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Internet of Things: More than a Trend, a Real Business Opportunity

March 26, 2014 at 10:00 am PST

We live in the age of the mega trends. You name it, from high in the Cloud, to everywhere Mobility, Big Data, Social, Analytics and more. The Internet of Things (IoT) became part of that select group of mega trends not that long ago, and its relevance, support and understanding have been growing steadily for the past couple of years.

But IoT is more than just a trend. For business it represents a huge opportunity to create and deliver new and better services to their customers. How big? It depends who you ask, but no matter which group you ask, from the most respected analyst firms to the thought leaders in the industry, they all agree that the opportunity is massive, real, and here now.

Now, from our perspective as a technology solutions company, and reflecting on the topics we are covering with our partners at the World Wide Partner Summit this week in Las Vegas, I believe the following four points can help to explain how relevant IoT is from a business perspective: Read More »

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Open innovation: Harnessing the ideas, talent and passion of the startup eco-system

What does an already innovative company like Cisco do more to innovate?  What do we need to do differently to influence or shape the next breakthrough that will fundamentally change our industry and Cisco?  As we embark on a journey to transform Cisco into a #1 IT solution provider, we know we must innovate more and faster – and spot the next industry-shaping change before it catches our industry off-guard.

We believe one of the key strategies for reinventing innovation at Cisco is to embrace openness.  Open innovation is a concept developed and evangelized by leading organizational experts, including Dr. Henry Chesbrough, the Executive Director of the Program in Open Innovation at UC Berkeley.  It focuses on how organizations can and should use external ideas as well as internal ideas – and internal and external paths to market1.  Open innovation enables us to stay abreast of and shape the next big change that is going to impact Cisco and our industry.

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My #InternetOfEverything World: Living the Connected Life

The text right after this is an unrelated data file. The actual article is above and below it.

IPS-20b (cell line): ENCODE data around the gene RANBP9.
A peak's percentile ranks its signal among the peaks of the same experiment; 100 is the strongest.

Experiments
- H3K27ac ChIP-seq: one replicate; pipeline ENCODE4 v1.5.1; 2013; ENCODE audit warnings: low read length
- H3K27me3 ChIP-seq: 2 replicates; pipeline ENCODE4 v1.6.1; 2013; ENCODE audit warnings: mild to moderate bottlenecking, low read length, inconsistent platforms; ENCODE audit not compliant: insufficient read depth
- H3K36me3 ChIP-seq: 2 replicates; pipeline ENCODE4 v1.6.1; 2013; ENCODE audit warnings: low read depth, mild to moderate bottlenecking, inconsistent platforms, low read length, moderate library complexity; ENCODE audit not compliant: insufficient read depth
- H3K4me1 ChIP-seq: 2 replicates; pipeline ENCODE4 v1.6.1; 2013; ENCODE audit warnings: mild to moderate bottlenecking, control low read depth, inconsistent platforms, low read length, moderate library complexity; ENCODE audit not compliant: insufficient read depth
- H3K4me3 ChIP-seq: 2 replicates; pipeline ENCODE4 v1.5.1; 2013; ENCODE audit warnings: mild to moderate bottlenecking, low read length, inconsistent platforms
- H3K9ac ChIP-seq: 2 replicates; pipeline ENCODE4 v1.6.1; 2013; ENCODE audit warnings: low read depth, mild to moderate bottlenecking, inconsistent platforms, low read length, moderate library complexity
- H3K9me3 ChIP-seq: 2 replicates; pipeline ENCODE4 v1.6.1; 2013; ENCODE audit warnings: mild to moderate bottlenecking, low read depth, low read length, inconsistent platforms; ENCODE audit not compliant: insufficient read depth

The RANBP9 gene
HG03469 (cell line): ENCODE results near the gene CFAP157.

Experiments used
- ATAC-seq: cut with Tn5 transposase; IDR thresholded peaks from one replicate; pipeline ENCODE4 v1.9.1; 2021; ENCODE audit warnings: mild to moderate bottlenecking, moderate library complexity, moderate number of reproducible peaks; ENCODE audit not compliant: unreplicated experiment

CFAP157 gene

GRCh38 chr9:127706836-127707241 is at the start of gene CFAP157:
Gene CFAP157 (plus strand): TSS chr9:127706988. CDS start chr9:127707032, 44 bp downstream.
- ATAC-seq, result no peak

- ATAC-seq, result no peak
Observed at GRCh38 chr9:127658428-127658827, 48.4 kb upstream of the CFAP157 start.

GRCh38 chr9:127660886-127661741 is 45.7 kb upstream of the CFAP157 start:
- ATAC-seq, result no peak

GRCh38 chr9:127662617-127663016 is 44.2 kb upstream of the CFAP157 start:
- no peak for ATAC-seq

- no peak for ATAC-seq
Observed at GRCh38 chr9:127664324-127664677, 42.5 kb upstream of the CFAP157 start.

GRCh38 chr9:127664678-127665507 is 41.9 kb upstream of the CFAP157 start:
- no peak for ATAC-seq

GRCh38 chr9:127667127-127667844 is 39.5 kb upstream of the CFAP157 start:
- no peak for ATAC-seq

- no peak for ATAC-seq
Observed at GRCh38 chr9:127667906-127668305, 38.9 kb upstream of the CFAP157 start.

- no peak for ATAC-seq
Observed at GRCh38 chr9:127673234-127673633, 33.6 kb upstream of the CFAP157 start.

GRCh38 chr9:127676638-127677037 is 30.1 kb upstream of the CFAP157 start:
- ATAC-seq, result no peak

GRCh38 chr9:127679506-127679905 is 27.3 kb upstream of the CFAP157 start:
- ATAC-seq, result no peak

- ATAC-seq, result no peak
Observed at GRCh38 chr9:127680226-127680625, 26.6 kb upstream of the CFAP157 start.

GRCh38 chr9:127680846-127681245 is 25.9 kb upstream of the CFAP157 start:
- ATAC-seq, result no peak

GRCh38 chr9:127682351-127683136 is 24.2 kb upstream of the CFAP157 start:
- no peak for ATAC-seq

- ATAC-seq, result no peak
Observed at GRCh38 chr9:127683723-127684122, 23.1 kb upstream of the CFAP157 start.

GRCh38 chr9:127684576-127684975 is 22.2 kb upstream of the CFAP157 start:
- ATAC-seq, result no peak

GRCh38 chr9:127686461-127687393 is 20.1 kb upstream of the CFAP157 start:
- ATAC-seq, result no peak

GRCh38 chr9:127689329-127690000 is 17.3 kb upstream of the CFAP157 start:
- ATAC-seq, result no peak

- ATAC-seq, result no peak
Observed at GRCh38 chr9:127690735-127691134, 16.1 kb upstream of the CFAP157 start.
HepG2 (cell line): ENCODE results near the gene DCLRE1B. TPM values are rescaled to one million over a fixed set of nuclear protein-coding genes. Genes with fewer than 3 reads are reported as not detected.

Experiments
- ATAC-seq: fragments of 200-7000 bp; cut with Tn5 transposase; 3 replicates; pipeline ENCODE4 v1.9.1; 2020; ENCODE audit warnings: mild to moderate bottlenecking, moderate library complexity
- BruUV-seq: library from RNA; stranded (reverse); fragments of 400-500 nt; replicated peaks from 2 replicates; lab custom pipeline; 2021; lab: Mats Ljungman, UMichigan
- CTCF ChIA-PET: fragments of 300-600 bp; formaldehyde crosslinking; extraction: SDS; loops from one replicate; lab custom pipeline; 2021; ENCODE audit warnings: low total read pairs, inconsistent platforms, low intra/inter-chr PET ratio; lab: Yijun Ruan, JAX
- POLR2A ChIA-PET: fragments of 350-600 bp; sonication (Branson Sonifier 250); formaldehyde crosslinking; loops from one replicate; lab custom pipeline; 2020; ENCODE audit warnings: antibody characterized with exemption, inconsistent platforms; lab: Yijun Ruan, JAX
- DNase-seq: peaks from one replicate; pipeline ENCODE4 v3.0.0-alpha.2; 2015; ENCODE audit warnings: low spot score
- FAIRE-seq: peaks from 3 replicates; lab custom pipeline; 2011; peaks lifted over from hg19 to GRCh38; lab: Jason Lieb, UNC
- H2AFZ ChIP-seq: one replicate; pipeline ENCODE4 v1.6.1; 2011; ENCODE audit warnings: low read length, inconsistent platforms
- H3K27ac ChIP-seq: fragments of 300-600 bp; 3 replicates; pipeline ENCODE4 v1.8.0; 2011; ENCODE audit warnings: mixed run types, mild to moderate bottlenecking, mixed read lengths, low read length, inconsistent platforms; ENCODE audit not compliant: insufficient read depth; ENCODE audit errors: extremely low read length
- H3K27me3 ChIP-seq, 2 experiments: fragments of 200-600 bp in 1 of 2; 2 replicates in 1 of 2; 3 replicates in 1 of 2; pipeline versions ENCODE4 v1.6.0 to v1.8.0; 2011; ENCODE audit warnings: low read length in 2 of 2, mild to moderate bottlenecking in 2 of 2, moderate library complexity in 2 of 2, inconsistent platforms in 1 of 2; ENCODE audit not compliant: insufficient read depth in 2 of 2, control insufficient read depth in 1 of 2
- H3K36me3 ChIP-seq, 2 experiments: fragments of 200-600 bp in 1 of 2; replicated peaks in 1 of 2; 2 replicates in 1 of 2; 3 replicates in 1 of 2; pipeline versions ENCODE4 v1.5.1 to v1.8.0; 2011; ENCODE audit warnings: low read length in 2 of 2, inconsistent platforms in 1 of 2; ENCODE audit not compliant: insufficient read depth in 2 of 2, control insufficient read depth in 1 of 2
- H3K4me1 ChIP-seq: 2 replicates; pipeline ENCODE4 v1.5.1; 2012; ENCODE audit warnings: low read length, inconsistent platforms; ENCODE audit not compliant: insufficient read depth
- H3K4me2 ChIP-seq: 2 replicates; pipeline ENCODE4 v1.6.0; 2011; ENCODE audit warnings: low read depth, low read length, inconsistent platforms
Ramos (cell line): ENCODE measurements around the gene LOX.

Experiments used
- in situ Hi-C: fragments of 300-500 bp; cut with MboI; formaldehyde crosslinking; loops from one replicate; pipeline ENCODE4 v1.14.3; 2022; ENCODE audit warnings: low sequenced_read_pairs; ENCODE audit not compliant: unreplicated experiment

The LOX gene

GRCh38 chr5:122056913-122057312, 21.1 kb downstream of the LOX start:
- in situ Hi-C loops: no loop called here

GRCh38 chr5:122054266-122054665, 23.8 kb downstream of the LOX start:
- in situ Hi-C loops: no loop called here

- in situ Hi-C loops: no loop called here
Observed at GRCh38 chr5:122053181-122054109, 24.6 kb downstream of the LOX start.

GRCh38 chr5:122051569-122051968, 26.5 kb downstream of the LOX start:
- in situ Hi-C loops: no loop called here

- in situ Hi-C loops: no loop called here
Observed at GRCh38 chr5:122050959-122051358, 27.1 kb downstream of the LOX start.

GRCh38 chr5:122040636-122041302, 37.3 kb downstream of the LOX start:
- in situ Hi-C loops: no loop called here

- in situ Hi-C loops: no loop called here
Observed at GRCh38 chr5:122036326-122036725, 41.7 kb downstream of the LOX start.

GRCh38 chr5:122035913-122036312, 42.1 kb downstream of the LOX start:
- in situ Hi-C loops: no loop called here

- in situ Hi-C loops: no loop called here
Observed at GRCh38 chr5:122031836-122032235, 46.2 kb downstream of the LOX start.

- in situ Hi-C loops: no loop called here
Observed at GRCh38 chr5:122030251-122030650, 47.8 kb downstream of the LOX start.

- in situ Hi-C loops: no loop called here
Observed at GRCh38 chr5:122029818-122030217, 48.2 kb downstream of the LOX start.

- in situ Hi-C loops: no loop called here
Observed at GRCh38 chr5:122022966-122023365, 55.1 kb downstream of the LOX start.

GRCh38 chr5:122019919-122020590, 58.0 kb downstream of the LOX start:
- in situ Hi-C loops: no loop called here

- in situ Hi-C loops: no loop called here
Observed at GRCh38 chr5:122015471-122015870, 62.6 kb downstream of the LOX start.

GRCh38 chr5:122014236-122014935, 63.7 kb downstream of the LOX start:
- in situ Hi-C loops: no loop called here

The power of connectivity is driving change at an unprecedented rate, fueled exponentially by technology. According to Cisco’s latest Visual Networking Index (VNI), over half a billion mobile devices and connections were added in 2013 and, by the end of 2014, the number of connected devices will exceed the number of people on the planet. And as mobile network connection speeds double by 2018, it will become easier and faster to increase the number of your connections, as well as how you use them.

Not only is everything (and everyone) getting connected – but those connections are getting smarter. It’s making us redefine what it means to be connected and moving us to see the world through a different lens. It’s about more than just creating connections -- the user experience is now the new benchmark.

The experience starts with you. Self-tracking is a growing trend, with wearable devices and embedded computing becoming more and more pervasive in our daily lives. This is what’s driving the quantified self movement, defined as “an advanced way of collecting data about an individual’s life using technological tools.” I’ve been using activity-tracking devices for some time and currently own all of the most popular brands, so I can personally attest to the power of information and how it’s changed my behavior as a result.  A quick glance at my wrist, for example, offers a plethora of data that helps me decide whether to walk to a meeting or perhaps take a cab – with the ultimate goal of keeping me on track to stay fit and healthy.  And by gamifying the results with award badges and fun animations, these devices can also help motivate you in attaining your goals. I’m not alone in this quantified self quest -- 90 million wearable devices are expected to ship in 2014, with health and fitness wearables being the key driver.

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Cisco At Hannover Messe 2014

Hannover Messe is once again upon us.  The world’s premier industrial technical showcase will be held in Hannover, Germany from April 7-11, 2014.  Last year’s faire had a clear focus on the “The Integrated Industry”, often referred to “Industry 4.0 and “Smart Factory” 

This year the motto for the world’s biggest industry fair is  “Integrated Industry – NEXT STEPS!”  The next steps towards the intelligent, self-organizing factory are examined from every angle and field of study. From M2M to 3D visualization, from bulk forming to nanotechnology, everything is focused on taking the next step.

Hannover Faire

Cisco will feature our industry leading technology and product solutions that empower the “Integrated Industry – NEXT STEPS!” in the  SmartFactory KL booth located in Hall 8, Stand D20.  SmartFactory KL is a demonstration that showcases the integration of multi-vendor solutions and products into a highly flexible production plant.  The demonstration will showcase how  interoperability enables:

  • Quick setup and modifications of multi-vendor assets